Broker-dealers and operators of electronic trading platforms are warning the Securities and Exchange Commission that expanding alternative trading system regulation to request for quote functions would harm the municipal market.
In comment letters filed to the SEC on Monday regarding a concept release to update the current alternative trading system regime to create uniformity, broker-dealers cautioned the SEC against using stringent regulatory requirements on all electronic platforms without first conducting a study on the impact of additional regulations.
“Electronic trading of corporate and municipal bonds is still developing and creating significant regulatory burdens on electronic platforms could harm the customer interactions with their broker-dealers and ultimately reduce the number of different platforms available when most retail investors generally want their orders exposed to multiple platforms to obtain the best price,” the Securities Industry and Financial Markets Association said.
The SEC’s request for comment closely follows 2018 recommendations from the SEC’s Fixed Income Market Structure Advisory Committee. FIMSAC said at that time that some platforms were regulated as ATS’, or regulated as broker-dealers, and others that operate on the same or similar models are not regulated.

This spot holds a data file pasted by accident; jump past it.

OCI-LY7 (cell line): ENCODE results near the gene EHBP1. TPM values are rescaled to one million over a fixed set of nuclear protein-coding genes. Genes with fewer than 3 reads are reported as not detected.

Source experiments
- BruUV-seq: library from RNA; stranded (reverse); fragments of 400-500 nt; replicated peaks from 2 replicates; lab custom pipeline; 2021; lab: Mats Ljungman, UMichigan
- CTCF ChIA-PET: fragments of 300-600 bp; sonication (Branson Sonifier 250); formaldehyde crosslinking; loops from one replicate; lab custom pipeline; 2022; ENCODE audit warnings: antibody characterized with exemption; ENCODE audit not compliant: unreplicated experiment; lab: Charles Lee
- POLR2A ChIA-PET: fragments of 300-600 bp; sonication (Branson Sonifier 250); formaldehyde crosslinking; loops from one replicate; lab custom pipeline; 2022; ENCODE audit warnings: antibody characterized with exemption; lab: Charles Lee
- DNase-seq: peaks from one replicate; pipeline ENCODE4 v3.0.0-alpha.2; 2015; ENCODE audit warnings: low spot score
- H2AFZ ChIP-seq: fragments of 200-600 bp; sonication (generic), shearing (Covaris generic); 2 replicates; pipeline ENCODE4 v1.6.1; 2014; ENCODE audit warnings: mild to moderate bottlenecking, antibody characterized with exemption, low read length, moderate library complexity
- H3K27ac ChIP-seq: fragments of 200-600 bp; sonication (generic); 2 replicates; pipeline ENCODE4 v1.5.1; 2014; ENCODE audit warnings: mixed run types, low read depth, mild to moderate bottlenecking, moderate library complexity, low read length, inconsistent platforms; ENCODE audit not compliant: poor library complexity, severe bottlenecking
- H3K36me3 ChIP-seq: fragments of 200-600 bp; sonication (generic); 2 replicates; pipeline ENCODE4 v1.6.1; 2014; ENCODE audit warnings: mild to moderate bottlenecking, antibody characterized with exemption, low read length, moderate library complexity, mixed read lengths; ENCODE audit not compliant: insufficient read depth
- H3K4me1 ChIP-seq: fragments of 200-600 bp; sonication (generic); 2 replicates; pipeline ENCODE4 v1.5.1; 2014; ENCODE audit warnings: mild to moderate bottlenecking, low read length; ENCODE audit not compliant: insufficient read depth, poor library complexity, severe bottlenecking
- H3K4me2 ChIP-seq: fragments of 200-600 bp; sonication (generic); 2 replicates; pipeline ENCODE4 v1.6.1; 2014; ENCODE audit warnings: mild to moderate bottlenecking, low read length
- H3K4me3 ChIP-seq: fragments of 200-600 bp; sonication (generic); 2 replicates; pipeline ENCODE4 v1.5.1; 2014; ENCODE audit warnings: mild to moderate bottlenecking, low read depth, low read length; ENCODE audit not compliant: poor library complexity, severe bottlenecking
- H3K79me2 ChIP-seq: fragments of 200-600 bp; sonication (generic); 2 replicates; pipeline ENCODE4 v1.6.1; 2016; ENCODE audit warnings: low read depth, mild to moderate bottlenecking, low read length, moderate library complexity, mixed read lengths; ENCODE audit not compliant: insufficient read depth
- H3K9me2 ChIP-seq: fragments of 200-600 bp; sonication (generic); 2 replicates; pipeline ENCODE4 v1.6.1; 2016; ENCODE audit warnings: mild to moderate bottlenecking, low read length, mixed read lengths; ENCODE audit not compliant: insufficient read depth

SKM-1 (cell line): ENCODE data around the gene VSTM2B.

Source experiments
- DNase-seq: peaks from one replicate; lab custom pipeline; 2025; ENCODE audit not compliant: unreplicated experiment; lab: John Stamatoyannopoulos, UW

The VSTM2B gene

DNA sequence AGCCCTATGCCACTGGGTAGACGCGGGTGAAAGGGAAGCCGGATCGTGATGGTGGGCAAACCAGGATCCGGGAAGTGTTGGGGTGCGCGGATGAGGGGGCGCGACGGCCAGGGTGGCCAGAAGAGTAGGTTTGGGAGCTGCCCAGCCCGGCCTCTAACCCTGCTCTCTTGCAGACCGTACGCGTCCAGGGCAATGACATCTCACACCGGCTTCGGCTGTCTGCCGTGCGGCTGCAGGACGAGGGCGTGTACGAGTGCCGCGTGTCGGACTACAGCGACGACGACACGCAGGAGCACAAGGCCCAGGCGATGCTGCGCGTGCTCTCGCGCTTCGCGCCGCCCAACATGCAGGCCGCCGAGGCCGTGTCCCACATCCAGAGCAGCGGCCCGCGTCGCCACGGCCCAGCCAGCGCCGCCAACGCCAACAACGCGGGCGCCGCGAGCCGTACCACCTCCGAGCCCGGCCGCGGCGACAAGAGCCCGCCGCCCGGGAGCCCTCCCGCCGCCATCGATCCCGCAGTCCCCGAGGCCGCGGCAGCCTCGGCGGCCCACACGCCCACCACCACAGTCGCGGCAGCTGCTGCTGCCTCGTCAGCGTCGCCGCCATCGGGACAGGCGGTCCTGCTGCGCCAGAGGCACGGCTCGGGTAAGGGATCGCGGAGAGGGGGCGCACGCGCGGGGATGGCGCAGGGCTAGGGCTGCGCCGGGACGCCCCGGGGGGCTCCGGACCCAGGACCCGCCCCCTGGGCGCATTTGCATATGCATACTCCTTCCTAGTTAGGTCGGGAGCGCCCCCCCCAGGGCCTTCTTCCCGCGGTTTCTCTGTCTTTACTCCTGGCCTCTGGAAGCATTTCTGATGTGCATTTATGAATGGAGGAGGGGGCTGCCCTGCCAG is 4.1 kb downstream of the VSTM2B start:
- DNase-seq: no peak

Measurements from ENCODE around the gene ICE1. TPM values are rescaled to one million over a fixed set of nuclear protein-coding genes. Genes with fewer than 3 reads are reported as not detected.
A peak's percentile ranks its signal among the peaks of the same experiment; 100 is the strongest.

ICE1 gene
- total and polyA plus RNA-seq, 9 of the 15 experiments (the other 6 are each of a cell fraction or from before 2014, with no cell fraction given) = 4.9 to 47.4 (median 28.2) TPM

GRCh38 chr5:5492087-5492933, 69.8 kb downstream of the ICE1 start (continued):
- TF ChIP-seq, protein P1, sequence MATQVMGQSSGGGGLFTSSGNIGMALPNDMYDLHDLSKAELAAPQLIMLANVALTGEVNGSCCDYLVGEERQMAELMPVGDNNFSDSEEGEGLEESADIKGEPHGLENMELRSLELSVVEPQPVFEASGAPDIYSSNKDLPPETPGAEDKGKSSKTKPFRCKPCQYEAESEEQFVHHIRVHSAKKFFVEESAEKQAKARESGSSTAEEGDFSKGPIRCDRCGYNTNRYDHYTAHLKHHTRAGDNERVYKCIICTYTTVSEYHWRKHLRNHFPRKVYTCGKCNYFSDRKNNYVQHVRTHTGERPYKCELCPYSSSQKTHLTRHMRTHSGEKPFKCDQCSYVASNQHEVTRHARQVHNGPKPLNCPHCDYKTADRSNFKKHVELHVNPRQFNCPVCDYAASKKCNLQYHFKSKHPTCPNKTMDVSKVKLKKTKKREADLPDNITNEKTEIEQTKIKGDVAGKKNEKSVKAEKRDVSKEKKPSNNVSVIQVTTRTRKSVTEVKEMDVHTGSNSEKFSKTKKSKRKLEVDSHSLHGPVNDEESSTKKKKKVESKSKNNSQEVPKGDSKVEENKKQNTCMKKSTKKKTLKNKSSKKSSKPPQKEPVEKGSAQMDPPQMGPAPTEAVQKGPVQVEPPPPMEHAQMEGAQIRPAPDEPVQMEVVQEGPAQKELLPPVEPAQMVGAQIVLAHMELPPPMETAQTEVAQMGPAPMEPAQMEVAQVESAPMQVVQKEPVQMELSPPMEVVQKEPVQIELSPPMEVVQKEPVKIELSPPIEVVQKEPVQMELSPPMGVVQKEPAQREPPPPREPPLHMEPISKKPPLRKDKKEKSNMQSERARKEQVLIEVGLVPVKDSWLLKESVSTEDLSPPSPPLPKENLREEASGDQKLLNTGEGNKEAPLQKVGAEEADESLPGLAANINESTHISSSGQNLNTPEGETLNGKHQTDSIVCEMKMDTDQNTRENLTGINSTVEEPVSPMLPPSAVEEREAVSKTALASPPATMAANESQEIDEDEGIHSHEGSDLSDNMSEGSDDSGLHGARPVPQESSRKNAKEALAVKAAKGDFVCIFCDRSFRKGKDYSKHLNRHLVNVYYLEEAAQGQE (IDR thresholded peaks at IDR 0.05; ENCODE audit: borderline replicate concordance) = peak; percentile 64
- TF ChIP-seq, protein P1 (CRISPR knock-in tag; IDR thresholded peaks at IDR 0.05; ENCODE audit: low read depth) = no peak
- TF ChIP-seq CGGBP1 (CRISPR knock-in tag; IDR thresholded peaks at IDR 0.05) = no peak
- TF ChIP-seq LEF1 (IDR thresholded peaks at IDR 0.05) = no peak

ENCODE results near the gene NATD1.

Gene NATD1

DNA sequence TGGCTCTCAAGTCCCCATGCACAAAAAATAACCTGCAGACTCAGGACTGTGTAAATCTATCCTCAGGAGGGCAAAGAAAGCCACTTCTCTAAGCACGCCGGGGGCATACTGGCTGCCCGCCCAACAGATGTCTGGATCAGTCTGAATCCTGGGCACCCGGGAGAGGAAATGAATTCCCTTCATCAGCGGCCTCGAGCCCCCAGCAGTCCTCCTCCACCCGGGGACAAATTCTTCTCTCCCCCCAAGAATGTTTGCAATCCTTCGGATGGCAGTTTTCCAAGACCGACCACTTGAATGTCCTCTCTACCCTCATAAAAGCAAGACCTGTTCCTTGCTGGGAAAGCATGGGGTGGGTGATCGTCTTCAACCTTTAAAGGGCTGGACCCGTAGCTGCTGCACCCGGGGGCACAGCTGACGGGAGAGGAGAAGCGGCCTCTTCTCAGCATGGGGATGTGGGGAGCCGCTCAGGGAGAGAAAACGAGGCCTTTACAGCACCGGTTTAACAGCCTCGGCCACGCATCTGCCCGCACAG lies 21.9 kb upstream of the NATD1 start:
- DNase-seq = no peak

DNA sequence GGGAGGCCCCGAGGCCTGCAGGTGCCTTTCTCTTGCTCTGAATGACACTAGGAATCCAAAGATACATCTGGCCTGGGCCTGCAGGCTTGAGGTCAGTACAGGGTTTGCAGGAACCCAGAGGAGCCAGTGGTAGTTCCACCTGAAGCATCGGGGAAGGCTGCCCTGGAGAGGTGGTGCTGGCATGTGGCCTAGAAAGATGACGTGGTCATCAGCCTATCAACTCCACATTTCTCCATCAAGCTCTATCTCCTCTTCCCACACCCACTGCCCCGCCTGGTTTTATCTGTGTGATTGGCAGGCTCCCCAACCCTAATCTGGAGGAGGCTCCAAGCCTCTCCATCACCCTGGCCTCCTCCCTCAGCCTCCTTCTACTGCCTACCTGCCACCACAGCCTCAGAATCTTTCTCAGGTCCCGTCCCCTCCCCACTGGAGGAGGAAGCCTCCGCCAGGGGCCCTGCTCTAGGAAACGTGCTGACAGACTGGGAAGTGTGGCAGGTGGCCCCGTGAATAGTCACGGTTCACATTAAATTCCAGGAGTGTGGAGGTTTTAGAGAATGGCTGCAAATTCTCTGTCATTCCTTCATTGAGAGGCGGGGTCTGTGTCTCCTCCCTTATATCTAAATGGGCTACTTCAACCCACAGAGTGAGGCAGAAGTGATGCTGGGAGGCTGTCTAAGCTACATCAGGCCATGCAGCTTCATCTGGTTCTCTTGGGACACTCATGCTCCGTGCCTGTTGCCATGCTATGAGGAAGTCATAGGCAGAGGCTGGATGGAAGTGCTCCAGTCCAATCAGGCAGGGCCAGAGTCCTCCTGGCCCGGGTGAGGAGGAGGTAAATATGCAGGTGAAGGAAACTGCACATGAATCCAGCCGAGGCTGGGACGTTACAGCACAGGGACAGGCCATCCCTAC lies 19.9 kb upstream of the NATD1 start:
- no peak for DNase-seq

Regulatory differences were driven by Regulation ATS, an SEC rule that established a regulatory framework for ATS’ in 1998. To comply, an ATS must register as a broker-dealer and file an initial operation report with the SEC. In 2018, the SEC voted on amendments to Regulation ATS to improve transparency, such as requiring certain ATSs to file detailed public disclosures.
Further regulation could negatively impact broker-dealers ability to provide best execution to retail investors who hold over 72% of the market, SIFMA said.
SIFMA also said that platforms that act just as platforms that provide RFQs but where transactions get executed independently should remain outside the scope of Regulation ATS.
“Significant changes to Regulation ATS and/or the definition of exchange are not warranted and could have unintended negative consequences on the growth and development of electronic trading in these markets,” SIFMA said.
Instead of creating new regulations for municipal ATS’ the SEC could instead act through interpretive guidance, SIFMA said.
The current equity-focused ATS framework won?t work for fixed-income, electronic trading platform MarketAxess (MKTX) warned. Platforms that aren’t regulated at all should be regulated and minimum standards should be created in a newly formed ATS rule that works for fixed income, MarketAxess (MKTX) said.
Rules related to ATS’ should not be applied to requests for quotes, MarketAxess (MKTX) added. MarketAxess (MKTX) itself allows participants to post requests for quotes and execute deals on its platform. Securities Exchange Act Rule 15c3-5 requires a broker-dealer providing market access on an exchange or ATS to have a variety of financial and regulatory risk management controls.
MarketAxess (MKTX) told the regulator that electronic trading has grown rapidly and that any future regulation should not upset that momentum.